A demonstration in Montreal on Tuesday to mark 100 days of class boycotts over tuition was calmer than expected. Though some estimate crowds in the hundreds of thousands, Montreal Police arrested just over 100 people.
They did not—as was widely reported this morning—use a new law, 78, that makes demonstrations of more than 50 people illegal if organizers haven’t submitted an itinerary at least eight hours in advance to police.*
CLASSE, the most vocal student group behind the protests, also known as the “student strike,” refused to tell police of its plans.
CLASSE argues that Law 78 is unconstitutional. Quebec constitutional lawyer Julius Grey told the Montreal Gazette on Tuesday that he agrees. He says sections of the law could be struck down if a challenge reaches The Supreme Court of Canada before the law expires in July 2013. “It prevents spontaneous demonstrations, which is part of the freedom to demonstrate,” he explained.
Quebec Public Safety Minister Robert Dutil defended the legislation, suggesting that Geneva, Toronto, New York and Los Angeles have equally tough or tougher rules in place.
Police also used a new bylaw on Tuesday that prevents demonstrators from wearing masks. The arrests began after projectiles were thrown at police officers, according to the police Twitter feed.
Support for the student movement, symbolized by red squares of fabric, is growing outside of Quebec. Demonstrations in solidarity were held New York, Paris, Toronto, Calgary and Vancouver, reports The Canadian Press. Meanwhile, roughly 200 activists, mostly from the Toronto area, signed a letter encouraging Ontario students to start a similar uprising in the fall.
Support is growing among unions outside of the province. The executive of the Canadian Association of University teachers, the professors’ union, will vote on Wednesday about whether to support demonstrators with cash, reports The Globe and Mail.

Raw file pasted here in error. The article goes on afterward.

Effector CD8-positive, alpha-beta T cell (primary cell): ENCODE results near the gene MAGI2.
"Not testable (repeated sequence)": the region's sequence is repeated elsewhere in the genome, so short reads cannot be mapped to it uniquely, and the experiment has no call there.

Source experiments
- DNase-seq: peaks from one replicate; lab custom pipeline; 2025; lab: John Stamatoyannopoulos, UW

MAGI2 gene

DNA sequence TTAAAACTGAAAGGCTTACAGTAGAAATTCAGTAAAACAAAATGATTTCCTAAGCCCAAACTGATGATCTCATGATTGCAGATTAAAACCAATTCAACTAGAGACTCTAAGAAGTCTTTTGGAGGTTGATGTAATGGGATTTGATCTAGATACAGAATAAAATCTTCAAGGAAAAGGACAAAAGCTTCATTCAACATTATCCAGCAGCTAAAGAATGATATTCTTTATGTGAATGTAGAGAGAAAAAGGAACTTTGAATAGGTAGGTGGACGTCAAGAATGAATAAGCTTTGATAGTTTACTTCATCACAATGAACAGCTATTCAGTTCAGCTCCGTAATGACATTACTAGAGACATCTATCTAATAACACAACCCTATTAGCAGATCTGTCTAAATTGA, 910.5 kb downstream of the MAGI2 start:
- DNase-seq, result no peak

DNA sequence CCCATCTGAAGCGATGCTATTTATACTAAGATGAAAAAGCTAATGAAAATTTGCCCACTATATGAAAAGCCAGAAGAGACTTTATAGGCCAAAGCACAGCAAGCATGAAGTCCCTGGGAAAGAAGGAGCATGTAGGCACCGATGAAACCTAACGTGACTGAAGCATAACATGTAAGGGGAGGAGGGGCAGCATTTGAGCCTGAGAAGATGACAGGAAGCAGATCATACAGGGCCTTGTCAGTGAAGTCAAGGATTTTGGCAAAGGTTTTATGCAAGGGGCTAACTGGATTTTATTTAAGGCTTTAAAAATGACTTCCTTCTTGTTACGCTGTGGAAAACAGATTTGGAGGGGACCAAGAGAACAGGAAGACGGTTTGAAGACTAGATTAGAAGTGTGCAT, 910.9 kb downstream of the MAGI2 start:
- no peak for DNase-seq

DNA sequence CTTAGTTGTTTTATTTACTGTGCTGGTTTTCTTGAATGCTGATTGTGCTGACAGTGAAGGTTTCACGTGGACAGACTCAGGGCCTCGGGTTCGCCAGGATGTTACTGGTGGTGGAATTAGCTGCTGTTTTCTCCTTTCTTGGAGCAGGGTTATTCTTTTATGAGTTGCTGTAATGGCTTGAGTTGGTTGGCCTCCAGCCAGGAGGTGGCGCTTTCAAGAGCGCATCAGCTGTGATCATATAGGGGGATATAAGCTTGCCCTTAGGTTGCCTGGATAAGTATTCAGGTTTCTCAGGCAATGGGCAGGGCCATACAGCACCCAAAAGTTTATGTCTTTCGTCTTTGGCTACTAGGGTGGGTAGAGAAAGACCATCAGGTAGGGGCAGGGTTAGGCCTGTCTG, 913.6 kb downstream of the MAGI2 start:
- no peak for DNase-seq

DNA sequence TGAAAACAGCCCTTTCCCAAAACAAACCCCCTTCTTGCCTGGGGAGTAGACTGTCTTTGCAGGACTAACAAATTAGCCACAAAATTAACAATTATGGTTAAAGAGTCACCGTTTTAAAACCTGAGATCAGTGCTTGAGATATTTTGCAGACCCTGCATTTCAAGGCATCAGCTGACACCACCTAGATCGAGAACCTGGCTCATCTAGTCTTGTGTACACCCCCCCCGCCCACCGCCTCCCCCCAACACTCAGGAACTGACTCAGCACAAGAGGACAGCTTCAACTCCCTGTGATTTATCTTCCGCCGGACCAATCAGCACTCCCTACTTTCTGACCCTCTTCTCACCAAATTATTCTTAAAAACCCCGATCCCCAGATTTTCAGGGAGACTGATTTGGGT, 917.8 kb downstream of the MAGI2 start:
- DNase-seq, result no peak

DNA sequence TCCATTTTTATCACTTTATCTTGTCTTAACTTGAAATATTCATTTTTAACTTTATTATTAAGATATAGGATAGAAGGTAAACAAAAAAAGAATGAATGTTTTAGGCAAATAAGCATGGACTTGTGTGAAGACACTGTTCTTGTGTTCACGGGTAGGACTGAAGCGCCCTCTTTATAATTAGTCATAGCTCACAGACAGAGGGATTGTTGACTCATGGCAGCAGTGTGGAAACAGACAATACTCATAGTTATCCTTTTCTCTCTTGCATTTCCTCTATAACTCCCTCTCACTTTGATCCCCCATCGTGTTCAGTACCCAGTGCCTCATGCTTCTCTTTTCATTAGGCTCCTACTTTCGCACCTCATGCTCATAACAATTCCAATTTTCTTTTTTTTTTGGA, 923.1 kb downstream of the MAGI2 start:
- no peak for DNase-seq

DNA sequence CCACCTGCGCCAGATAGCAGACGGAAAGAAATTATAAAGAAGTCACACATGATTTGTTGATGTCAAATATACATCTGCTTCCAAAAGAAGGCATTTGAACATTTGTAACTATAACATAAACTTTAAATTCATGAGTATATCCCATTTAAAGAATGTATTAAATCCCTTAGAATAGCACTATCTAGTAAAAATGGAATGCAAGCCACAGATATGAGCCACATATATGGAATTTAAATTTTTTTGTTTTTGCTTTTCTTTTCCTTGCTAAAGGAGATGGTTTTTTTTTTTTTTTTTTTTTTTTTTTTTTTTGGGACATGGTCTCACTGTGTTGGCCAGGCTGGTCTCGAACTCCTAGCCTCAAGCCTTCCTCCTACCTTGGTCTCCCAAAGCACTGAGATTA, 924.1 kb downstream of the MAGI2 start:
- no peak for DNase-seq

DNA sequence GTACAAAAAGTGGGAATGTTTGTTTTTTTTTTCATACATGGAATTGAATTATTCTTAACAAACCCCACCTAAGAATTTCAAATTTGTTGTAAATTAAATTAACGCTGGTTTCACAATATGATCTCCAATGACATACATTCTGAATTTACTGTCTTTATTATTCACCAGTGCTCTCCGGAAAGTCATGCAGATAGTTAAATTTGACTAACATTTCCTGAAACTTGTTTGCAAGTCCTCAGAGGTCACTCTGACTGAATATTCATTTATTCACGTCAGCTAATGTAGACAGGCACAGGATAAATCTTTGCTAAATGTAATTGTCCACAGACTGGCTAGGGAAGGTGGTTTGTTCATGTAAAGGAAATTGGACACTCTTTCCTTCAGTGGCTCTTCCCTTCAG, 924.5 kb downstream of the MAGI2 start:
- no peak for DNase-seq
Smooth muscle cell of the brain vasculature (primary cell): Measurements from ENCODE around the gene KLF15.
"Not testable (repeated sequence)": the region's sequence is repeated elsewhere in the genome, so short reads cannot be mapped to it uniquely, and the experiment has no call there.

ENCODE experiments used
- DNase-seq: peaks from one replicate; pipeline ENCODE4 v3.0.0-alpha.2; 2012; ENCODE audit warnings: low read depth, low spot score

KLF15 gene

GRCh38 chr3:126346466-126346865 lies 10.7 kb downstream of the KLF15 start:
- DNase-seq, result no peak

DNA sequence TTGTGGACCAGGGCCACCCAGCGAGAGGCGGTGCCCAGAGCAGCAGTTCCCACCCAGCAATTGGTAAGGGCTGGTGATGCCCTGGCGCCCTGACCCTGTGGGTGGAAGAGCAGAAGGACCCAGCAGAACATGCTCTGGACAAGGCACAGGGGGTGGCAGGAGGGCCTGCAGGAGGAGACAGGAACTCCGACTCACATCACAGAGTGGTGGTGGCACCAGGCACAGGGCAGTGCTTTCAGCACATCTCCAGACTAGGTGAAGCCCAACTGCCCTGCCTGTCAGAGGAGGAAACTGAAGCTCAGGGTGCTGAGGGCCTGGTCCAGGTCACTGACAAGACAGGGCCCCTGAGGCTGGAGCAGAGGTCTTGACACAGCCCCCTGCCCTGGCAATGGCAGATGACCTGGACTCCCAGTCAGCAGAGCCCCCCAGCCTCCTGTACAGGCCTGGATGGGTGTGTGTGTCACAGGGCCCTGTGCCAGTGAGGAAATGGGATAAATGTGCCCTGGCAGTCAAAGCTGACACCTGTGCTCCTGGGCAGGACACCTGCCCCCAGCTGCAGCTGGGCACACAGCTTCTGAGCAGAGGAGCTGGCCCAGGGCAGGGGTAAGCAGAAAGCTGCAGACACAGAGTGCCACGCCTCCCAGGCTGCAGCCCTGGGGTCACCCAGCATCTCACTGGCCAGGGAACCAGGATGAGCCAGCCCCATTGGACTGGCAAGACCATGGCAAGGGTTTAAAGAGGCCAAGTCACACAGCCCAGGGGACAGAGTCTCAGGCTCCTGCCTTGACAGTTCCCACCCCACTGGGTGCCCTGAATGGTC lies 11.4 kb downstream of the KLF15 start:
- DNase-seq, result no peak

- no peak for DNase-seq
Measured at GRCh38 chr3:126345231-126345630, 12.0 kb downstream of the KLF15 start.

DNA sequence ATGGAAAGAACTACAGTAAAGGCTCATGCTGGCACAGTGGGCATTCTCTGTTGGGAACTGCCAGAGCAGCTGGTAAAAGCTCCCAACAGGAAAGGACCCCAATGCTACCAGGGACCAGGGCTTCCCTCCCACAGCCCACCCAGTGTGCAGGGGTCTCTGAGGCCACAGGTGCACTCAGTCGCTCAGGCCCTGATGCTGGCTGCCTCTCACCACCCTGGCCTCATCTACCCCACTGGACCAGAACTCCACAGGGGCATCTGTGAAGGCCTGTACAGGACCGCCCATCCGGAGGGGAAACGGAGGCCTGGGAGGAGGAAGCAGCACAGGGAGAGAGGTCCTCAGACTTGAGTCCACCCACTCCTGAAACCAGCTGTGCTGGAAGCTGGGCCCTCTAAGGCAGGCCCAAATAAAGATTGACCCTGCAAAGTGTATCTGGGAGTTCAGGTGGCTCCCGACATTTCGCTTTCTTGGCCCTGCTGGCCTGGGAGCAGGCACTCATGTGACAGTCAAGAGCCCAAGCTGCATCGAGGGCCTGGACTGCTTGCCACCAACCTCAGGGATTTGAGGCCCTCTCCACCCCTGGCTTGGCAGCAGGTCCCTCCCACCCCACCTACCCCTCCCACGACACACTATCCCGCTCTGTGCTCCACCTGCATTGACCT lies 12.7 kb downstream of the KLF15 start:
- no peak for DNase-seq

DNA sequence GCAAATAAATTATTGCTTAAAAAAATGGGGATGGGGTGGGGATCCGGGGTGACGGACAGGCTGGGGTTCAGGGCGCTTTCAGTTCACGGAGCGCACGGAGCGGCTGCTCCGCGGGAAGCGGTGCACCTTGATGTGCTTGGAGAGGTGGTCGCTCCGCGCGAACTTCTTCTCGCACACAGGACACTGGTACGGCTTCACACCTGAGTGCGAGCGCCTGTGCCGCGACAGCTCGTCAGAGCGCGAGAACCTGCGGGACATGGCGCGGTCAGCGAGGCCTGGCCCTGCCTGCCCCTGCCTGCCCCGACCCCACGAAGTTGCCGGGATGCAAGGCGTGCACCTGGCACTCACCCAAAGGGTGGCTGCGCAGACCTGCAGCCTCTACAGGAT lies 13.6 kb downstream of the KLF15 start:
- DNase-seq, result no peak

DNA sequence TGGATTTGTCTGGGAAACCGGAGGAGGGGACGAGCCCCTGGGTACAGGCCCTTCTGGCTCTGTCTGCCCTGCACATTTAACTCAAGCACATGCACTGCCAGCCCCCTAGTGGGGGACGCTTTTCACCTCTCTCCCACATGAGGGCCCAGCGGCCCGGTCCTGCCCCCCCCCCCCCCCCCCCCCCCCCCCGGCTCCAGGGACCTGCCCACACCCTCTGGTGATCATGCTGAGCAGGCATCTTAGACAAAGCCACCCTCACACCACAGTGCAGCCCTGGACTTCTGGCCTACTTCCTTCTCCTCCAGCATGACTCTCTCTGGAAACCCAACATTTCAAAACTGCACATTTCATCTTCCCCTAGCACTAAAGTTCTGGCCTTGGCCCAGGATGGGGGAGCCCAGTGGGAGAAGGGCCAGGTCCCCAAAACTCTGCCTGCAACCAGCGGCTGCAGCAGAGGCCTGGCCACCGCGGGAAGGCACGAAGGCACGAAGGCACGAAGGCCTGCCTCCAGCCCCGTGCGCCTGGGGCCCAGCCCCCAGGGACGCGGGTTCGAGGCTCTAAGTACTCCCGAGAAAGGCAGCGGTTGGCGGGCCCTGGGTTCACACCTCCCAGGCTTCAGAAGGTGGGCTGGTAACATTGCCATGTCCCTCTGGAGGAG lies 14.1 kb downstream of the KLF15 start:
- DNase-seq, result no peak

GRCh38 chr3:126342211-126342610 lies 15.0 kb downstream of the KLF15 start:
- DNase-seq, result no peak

Sid Ryan, president of the Ontario Federation of Labour, told The Toronto Sun that it may be time “to get into the streets of Ontario and start the same kind of movement that they have in Quebec to demand that tuition be lowered and that we start working towards free university.”
As of Friday, student associations representing about 25 per cent of Quebec students continued to declare themselves “on strike” over Premier Jean Charest’s plan to raise tuition $1,778 over seven years.
The hikes will bring per-student revenue at Quebec universities more in line with the average in the rest of Canada. In 2011-2012, Quebec undergraduate students paid an average of $2,649, compared to the $6,640 Ontario’s students paid and the nationwide average of $5,366.
In a move reminiscent of Occupy Wall Street, 3,500 people who oppose Law 78 have posted photos and messages on a Tumblr website, the name of which translates to “Someone Arrest Me.”
*Editor’s Note: This post was corrected at 12:30 p.m. EST after Montreal Police spokesperson Anna-Claude Poulin confirmed that Bill 78 has not yet been used by Montreal Police, which I included based on a report from The Canadian Press. In fact, the arrests were made under the Criminal Code of Canada. I regret the error and thank the commenter who pointed it out.